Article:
28th July, 2016

Rock 'n Rose by Valentino

A pleasant feminine rose fragrance: The rose note is not one of those big roses… it is soft and sweet and pretty. In the opening it is sweetened with the sharp-sweet fruitiness of blackcurrent. In the heart accord, what further softens the rose note is a light floral bouquet of lily of the valley, orange blossom, and heliotrope.

Nice base, but quite standard: sandalwood, musk, orris, vanilla. I’m not sure I smell the sandalwood. The musk and vanilla are not overly sweet and the orris is just a bit powdery.

Rock ‘n Rose is not original; it has a light, appropriate sillage, lasts well, and is youthfully charming. A somewhat weak thumb's up.
28th July, 2016
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Fight for Me by Ducati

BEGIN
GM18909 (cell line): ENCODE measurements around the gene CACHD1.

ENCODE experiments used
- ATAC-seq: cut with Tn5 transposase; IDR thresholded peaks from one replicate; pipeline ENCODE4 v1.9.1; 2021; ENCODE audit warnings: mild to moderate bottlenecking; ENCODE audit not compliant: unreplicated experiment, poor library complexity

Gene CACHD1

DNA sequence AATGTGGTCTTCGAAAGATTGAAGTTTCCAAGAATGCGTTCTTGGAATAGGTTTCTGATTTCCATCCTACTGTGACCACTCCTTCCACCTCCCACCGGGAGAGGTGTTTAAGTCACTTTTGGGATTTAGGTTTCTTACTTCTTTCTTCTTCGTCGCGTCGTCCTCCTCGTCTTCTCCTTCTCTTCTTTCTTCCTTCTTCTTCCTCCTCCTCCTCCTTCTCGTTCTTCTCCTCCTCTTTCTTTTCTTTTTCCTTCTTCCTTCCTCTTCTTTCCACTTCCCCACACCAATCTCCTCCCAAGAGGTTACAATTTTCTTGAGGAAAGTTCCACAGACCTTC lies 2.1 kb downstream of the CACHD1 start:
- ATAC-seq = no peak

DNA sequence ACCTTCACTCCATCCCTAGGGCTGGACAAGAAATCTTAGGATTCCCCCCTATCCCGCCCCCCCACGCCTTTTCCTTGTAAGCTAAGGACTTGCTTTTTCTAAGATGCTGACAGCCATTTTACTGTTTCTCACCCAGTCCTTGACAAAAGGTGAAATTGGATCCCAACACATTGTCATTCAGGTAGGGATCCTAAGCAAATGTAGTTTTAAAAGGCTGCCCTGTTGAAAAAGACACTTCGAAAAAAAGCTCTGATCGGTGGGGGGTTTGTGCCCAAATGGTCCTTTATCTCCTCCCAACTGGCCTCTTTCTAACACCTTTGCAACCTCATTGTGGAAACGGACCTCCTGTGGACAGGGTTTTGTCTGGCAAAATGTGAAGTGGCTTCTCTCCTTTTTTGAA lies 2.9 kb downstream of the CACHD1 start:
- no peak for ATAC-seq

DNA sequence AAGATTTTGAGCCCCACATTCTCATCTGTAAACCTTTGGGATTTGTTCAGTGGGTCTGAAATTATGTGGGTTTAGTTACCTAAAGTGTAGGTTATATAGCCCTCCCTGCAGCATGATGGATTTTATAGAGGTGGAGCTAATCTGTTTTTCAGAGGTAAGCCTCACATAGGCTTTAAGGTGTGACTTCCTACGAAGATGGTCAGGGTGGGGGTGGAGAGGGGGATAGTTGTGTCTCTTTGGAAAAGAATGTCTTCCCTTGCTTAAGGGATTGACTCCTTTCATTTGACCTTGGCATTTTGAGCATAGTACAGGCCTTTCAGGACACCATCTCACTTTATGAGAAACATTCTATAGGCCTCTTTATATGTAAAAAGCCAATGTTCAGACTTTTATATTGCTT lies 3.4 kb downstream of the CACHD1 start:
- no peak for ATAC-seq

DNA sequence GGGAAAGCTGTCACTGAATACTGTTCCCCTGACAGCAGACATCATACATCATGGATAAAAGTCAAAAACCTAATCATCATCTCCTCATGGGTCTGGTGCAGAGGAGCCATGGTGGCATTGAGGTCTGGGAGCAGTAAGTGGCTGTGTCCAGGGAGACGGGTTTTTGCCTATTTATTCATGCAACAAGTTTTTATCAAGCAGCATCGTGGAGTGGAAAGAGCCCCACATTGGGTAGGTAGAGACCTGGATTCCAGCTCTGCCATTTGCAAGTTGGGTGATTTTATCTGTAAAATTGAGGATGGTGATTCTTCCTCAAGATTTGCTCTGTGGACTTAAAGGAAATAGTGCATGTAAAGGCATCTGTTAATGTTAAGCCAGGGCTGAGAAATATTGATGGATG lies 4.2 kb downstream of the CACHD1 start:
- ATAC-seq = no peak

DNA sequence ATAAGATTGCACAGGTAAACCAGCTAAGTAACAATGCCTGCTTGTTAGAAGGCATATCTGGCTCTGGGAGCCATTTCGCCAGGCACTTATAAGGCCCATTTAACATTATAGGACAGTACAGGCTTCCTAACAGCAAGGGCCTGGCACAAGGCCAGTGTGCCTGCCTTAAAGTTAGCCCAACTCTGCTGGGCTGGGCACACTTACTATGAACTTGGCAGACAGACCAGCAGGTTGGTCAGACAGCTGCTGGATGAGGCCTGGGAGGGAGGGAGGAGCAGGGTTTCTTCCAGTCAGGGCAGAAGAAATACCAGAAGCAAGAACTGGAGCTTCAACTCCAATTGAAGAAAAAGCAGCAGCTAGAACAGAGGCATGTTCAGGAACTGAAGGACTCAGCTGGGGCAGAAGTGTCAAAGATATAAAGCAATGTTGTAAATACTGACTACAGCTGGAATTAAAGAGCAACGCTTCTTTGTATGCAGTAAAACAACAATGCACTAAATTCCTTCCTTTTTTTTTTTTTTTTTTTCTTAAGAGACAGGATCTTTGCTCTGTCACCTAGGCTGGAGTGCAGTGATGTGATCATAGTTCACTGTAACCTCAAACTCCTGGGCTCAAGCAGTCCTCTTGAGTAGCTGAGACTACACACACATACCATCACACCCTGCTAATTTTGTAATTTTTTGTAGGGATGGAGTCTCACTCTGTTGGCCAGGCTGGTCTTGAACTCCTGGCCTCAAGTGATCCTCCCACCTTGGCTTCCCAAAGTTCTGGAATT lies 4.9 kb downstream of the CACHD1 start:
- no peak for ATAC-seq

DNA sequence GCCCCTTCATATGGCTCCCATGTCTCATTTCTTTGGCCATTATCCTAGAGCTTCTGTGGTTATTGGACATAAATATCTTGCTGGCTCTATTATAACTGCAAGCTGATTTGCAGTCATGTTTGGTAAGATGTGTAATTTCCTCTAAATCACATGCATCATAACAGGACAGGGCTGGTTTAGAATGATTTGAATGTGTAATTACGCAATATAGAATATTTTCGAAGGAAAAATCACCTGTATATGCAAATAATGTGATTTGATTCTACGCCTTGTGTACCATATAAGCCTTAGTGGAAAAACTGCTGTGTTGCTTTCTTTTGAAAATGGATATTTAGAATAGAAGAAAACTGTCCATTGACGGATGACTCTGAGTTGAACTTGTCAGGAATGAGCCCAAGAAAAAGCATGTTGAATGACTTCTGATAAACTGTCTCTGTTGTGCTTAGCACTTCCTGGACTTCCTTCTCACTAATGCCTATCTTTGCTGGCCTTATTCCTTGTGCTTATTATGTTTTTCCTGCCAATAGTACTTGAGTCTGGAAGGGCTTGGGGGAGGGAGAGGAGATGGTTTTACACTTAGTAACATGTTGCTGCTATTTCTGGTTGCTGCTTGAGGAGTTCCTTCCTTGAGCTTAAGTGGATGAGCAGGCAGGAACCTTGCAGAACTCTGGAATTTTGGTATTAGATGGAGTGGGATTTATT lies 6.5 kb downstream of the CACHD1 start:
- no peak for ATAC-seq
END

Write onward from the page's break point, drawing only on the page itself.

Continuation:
I didn’t expect much from the sample, and Fight for Me met my expectations. For the opening, the listed bergamot and apple notes were completely overwhelmed by a violet leaf, lavender, and geranium conglomeration that was non-aggressive, a bit warm, and highly synthetic: It was a bit off-putting but tolerable. The aromatic vibrations from the violet and geranium came through with a metallic sharpness that increased the iffyness of the whole opening accord; and that metallic aura is the kind that lasts until the end of the drydown. Speaking of drydown, I never did identify any wood or amber hiding under the metallic sharpness of the fragrance’s domineering metallic sharpness. This is a Platinum Égoïste wannabe that was manufactured with the cheapest possible ingredients.
28th July, 2016

Acqua di Giò Profumo by Giorgio Armani